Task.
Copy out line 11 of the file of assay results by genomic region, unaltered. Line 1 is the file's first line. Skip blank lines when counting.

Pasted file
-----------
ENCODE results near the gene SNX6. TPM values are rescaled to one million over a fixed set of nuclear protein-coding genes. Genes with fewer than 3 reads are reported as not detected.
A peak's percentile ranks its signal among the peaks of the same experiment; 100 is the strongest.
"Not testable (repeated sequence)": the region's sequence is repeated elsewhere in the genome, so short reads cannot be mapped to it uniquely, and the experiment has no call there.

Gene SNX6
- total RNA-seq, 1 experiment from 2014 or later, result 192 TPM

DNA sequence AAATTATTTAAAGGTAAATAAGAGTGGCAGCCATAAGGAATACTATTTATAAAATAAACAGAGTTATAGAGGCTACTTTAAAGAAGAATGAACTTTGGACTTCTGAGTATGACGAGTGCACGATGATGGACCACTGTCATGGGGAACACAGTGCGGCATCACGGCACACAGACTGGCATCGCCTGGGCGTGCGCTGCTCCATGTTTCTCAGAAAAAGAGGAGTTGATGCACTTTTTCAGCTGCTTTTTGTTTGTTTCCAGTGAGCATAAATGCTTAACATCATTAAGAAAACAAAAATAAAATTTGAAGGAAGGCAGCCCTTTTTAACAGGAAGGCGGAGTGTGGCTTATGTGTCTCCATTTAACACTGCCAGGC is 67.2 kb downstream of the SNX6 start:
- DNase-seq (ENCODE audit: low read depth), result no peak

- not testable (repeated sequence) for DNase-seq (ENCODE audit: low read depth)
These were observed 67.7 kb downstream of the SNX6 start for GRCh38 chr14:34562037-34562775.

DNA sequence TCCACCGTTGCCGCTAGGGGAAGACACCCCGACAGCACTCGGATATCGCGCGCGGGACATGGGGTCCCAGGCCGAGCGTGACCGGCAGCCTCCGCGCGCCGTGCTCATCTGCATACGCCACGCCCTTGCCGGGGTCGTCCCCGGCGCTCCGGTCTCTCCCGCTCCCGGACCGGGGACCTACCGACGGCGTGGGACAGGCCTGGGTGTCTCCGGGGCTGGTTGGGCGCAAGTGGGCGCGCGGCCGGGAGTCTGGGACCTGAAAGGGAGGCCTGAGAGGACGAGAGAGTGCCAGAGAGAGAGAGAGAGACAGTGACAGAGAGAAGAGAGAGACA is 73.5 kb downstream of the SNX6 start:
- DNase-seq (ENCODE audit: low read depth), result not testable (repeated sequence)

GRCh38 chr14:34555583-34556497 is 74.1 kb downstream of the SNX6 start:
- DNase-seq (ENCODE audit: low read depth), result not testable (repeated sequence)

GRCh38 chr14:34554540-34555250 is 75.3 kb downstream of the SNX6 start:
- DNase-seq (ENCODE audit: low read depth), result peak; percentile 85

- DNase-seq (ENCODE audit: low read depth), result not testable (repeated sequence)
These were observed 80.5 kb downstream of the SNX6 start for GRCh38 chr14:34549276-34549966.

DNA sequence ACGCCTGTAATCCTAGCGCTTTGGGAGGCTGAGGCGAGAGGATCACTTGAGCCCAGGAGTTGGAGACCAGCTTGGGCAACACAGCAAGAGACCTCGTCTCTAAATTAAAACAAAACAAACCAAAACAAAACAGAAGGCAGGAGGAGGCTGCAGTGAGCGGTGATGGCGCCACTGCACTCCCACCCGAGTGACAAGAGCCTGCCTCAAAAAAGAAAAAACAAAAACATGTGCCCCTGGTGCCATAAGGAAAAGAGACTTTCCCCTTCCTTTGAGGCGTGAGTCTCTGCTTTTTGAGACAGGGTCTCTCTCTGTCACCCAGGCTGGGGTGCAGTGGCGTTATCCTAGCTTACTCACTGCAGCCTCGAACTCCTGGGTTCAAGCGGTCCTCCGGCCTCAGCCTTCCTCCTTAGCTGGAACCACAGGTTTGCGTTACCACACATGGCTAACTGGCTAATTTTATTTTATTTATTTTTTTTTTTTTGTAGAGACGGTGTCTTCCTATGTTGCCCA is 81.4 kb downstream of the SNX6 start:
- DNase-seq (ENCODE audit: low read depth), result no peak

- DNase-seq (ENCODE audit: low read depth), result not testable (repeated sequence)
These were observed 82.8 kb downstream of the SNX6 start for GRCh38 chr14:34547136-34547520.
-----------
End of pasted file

- DNase-seq (ENCODE audit: low read depth), result not testable (repeated sequence)